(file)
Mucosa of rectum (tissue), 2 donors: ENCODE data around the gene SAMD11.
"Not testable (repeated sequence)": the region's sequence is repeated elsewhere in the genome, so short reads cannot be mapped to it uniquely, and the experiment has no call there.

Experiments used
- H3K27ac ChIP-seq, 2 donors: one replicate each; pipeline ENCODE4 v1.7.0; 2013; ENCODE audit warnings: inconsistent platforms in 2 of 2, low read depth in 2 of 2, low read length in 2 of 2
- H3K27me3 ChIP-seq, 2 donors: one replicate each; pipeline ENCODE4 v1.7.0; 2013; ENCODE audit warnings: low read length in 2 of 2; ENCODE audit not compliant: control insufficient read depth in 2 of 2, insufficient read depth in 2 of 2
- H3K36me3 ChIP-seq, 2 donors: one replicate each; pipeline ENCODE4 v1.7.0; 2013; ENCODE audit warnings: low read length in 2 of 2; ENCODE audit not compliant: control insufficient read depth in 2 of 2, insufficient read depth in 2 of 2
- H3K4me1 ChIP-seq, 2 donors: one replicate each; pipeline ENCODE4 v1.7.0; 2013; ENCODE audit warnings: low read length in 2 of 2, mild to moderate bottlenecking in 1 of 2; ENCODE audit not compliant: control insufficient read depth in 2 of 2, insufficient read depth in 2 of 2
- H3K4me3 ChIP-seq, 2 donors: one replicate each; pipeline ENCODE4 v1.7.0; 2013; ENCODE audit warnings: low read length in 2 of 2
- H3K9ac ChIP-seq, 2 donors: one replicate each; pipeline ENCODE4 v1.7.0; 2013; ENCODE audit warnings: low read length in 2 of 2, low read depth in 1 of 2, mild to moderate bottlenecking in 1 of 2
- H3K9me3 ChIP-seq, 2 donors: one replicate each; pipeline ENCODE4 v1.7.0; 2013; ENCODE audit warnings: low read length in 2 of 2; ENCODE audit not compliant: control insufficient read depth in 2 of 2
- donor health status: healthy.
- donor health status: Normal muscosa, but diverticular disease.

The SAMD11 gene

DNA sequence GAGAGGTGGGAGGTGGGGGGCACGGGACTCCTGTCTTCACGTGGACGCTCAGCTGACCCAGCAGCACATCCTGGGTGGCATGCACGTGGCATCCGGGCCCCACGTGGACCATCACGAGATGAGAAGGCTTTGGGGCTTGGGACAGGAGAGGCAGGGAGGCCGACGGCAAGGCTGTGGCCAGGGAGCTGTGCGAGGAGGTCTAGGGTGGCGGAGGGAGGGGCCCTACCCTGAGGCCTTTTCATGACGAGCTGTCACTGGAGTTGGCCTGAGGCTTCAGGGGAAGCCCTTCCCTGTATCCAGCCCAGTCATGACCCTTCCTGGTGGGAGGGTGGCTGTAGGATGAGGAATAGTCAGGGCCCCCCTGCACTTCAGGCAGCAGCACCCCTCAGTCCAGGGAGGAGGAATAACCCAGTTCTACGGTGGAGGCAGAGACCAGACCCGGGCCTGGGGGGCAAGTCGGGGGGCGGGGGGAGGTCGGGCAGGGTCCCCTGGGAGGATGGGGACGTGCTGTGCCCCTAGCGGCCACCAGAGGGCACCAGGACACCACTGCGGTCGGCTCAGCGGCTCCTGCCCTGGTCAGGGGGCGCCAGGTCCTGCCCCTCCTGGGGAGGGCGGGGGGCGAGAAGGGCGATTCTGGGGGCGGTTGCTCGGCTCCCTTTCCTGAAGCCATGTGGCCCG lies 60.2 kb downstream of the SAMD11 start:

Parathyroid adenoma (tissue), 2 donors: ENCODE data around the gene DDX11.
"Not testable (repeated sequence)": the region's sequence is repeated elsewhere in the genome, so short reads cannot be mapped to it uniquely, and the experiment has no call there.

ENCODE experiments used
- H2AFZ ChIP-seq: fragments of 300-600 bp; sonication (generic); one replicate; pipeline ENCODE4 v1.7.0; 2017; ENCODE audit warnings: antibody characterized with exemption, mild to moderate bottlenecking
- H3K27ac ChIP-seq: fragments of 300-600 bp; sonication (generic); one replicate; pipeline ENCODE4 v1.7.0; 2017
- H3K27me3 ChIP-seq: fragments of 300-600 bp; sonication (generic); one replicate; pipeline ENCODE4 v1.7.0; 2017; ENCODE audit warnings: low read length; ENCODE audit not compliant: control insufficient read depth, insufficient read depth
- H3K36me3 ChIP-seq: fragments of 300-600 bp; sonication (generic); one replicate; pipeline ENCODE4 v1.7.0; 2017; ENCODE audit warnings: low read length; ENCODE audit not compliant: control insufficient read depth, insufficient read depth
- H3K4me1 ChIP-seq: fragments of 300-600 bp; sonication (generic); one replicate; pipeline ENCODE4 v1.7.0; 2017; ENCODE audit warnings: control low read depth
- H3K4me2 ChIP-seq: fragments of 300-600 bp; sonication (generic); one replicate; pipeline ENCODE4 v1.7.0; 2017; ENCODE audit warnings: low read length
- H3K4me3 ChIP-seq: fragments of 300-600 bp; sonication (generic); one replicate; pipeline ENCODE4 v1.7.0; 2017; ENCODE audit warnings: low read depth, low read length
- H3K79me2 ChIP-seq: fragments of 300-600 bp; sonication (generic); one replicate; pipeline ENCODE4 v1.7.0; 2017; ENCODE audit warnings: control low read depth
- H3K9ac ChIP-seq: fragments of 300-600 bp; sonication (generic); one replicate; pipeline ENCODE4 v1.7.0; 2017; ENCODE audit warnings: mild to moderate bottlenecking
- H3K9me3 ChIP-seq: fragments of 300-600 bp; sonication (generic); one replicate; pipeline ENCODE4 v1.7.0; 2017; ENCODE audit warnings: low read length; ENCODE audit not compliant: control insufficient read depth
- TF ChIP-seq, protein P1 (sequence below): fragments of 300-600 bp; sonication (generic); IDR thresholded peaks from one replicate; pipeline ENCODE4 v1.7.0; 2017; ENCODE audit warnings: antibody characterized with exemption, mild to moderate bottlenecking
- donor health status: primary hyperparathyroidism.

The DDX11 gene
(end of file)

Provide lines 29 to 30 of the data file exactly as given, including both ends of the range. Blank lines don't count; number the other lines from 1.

- donor health status: primary hyperparathyroidism.

The DDX11 gene